Twenty dosimeters were prepared as shown in FIG. 1, each containing ˜ 4 milliliters of an aqueous absorbing solution which was 0.0005 molar in sulfuric acid and 0.004 molar in hydrogen peroxide. The membrane utilized was an unbacked dimethyl silicone membrane approximately 1 mil in thickness.
After standardization of an Orion 92-07 nitrate ion electrode by the testing of various solutions containing known concentrations of NO3 - ion, a test chart was prepared whereby millivolt readings were plotted on a linear ordinate scale versus parts per million of NO3 - ion on a logarithmic scale at the abscissa. Thus, concentrations of NO3 - ion in the exposed dosimeters was obtained by determination of the millivolt readings of the solution and reference to the test chart to determine the corresponding NO3 - ion concentration level.
Sets of five dosimeters were each tested in the apparatus shown in FIG. 2 over a six-hour period. However, other results indicate that the response is directly proportional to exposure time and, therefore, the results obtained are significantly accurate for an eight-hour work day which would be expected in the field.
The NO3 - ion concentrations resulting from exposures of batches of five dosimeters for six hours to NO2 gas are shown in Table I. The precision of the NO2 analyses can be obtained by linear regression according to methods set forth in "Statistics Manual" by Crow et al., Dover Publications, New York (1960) or in "Statistics" by Freund, Prentice-Hall, Englewood Cliffs, N.J. (1970).
Table I______________________________________Nitrate Ion Concentrations Resulting FromVarying Ambient NO2 LevelsNOa Ratio NO3 -/NO2(V/V)a, NO3 -(W/V)b, GrandPPM PPM Mean Mean______________________________________3.7 5.2, 5.3, 4.6, 5.8, 5.3 1.42 1.443.7 4.4, 4.4, 5.1, 5.1, 4.7 1.287.3 10.8, 11.8, 10.0, 10.0, 10.0 1.448.0 12.6, 12.6, 14.3, 12.0, 12.3 1.60______________________________________ a Refers to gas volume ratios (volume of NO2 per million volume of air). b Refers to weight-liquid volume ratios (μg NO3 -/ml of solution).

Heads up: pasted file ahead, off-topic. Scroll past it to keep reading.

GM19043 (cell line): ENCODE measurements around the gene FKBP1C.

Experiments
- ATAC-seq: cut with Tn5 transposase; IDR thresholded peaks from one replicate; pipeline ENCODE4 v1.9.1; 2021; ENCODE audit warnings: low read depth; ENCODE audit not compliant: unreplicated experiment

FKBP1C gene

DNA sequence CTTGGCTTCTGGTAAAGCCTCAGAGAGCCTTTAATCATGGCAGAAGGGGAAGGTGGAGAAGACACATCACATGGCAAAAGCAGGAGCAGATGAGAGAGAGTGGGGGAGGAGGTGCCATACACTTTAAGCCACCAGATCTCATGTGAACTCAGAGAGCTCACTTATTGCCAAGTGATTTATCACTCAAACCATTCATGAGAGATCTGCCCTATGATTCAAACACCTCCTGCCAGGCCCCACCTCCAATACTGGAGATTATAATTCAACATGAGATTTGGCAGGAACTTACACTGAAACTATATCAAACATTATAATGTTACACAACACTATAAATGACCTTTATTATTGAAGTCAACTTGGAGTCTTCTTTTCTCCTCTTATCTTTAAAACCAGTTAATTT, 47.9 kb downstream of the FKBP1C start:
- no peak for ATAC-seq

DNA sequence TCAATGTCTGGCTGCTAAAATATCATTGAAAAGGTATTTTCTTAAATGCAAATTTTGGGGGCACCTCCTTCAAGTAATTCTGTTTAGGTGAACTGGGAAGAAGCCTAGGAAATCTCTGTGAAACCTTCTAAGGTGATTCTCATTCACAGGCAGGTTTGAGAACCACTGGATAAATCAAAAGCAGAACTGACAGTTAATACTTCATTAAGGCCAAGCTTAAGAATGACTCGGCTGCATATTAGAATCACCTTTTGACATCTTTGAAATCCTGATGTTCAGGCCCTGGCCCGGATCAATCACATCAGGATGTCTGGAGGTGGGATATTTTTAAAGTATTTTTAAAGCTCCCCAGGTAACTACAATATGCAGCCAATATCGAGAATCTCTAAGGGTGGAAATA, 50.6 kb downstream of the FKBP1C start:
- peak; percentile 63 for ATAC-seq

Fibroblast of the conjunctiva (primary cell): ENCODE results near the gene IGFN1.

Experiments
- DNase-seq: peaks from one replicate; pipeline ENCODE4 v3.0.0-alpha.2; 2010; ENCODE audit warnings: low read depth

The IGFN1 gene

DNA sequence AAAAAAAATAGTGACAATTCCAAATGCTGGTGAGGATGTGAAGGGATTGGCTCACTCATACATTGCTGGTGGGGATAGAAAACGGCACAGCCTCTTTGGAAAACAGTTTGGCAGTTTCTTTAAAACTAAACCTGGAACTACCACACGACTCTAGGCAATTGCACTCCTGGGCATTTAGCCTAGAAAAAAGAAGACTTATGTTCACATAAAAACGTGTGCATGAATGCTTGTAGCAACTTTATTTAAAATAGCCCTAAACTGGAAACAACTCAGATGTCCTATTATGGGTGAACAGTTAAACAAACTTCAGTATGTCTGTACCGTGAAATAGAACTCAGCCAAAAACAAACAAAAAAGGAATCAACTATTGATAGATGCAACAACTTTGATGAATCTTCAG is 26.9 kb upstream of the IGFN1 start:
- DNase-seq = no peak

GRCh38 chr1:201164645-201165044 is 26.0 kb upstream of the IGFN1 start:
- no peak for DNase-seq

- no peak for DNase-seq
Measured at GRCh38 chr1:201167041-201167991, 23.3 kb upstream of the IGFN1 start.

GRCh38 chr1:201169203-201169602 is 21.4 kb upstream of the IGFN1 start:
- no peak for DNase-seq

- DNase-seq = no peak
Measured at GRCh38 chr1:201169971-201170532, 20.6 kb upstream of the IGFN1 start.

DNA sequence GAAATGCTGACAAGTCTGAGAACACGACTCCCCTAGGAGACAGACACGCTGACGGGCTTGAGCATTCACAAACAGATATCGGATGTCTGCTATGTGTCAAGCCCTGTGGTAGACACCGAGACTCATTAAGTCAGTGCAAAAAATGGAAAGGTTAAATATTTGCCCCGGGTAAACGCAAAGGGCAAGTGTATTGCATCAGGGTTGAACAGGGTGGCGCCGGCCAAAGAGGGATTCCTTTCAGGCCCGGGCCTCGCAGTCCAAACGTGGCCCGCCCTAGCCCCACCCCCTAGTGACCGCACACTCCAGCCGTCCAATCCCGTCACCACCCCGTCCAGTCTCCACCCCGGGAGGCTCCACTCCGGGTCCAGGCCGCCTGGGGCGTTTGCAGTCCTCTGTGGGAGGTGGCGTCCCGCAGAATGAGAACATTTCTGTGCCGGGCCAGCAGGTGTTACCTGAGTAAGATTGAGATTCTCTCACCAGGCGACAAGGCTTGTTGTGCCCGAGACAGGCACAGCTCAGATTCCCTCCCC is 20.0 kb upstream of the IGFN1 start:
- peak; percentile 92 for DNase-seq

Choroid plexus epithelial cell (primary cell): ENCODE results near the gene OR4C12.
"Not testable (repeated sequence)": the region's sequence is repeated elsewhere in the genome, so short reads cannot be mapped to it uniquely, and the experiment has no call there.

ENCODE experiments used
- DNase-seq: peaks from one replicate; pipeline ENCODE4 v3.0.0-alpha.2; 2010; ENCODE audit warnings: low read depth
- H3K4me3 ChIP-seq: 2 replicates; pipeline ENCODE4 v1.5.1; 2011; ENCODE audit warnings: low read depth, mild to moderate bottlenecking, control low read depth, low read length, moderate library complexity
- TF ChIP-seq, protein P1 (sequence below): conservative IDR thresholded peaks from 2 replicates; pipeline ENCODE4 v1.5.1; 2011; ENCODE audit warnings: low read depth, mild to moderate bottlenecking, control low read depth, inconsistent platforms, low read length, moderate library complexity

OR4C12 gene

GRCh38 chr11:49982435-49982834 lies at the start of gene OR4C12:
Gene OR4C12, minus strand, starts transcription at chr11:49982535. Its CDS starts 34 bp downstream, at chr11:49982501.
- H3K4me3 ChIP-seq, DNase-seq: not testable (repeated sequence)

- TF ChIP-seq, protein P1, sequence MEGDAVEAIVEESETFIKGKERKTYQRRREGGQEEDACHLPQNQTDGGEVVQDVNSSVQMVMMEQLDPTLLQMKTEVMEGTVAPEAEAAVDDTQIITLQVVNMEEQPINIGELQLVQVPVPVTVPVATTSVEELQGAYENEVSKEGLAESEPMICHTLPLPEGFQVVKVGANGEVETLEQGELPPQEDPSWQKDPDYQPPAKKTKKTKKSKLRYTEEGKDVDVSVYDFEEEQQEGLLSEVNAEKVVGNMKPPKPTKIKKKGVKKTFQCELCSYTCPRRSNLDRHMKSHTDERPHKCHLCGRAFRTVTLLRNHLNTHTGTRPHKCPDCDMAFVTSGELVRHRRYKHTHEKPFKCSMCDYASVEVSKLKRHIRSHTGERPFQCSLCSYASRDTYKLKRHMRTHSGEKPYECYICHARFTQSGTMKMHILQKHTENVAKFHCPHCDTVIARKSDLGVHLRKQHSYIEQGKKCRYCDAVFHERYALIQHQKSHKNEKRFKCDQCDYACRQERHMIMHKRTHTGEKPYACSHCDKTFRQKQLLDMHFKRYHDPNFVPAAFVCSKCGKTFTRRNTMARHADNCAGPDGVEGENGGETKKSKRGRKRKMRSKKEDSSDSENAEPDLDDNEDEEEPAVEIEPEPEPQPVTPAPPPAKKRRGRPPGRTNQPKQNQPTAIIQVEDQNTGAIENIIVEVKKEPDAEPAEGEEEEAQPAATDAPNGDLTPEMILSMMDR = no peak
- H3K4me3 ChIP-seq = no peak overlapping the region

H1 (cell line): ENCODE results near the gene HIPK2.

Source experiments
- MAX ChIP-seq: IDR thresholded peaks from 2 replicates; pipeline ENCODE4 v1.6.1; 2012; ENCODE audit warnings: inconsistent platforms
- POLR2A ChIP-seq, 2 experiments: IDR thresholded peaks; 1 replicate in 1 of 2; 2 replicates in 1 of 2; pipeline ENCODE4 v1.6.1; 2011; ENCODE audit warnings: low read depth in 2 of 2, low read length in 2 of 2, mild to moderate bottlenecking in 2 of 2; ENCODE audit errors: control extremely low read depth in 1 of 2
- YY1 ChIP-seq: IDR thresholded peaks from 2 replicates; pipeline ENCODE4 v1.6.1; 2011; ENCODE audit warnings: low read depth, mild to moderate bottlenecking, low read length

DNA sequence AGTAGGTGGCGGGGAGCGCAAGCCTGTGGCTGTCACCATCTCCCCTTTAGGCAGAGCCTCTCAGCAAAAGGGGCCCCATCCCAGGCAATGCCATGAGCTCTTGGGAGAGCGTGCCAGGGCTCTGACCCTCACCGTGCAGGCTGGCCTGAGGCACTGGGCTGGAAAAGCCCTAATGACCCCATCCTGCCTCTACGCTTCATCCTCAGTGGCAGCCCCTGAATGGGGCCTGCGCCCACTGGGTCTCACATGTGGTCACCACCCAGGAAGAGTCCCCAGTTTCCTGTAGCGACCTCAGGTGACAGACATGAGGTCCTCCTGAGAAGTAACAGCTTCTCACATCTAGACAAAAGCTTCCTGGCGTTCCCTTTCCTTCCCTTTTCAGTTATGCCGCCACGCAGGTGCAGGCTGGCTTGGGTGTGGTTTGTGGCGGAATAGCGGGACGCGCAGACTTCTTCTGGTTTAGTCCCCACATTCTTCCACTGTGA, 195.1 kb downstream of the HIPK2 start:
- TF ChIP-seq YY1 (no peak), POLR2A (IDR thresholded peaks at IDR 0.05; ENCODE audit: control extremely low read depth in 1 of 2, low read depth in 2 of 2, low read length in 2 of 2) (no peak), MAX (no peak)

As indicated above, the precision of the NO2 analyses can be obtained by linear regression and the following results were obtained.
______________________________________Correlation coefficient, r = 0.973Slope, y/x = 1.57Intercept on y axis = -0.622Standard error of estimate, s y/x = 0.89 ppm______________________________________
The standard error of estimate, s y/x is a measure of precision of the NO3 - values when the dosimeter is exposed to accurately known NO2 gas concentrations. The standard error of estimate of NO2 levels in unknown samples from the slope (1.57) of the regression can be calculated, i.e. Sx/y = 0.89/1.57 = ± 0.57 ppm. These results indicate a good standard of precision.
The precision found in this experiment was such that similar dosimeters prepared under standard laboratory conditions with the concentrations of the reagents mentioned above in the aqueous absorbing solution could be exposed and use could be made of the 1.44 grand mean ratio without further determination of a new grand mean. Therefore, dosimeters prepared within standard laboratory conditions to duplicate the above dosimeters would be prepared, exposed to NO2 and the millivolt reading utilizing the nitrate ion electrode would then be determined. From a standard test curve which had been recently prepared, the millivolt reading would be correlated to a level of NO3 - ion. When the level of NO3 - ion would be divided by 1.44, an integrated time-weighed exposure to NO2 would be obtained.
It should be noted that caution should be exercised when using any dosimeter to determine integrated values of exposure to compounds having a C value. Such devices will not indicate an excursion concentration existing during a limited time.
Dosimeters similar to those utilized in Example I were provided with an oxidation filter made by impregnating 7-centimeter glass-fiber filters (No. 934-AH from Reeve Angel) with acidic sodium dichromate prepared by dissolving 2.5 grams of sodium dichromate in 100 milliliters of a 2.5% sulfuric acid aqueous solution. The thus-prepared oxidation filter was placed in the dosimeter shown in FIG. 1 between the top of the O-ring 2 and the cover ring 1.
Fourteen dosimeters in two groups of five each and one group of four were exposed to three different levels of NO gas as shown below in Table II. It should be noted that the levels of NO were not exactly maintained at the levels shown. Rather, the levels indicated in Table II represent time-weighed averages for exposures.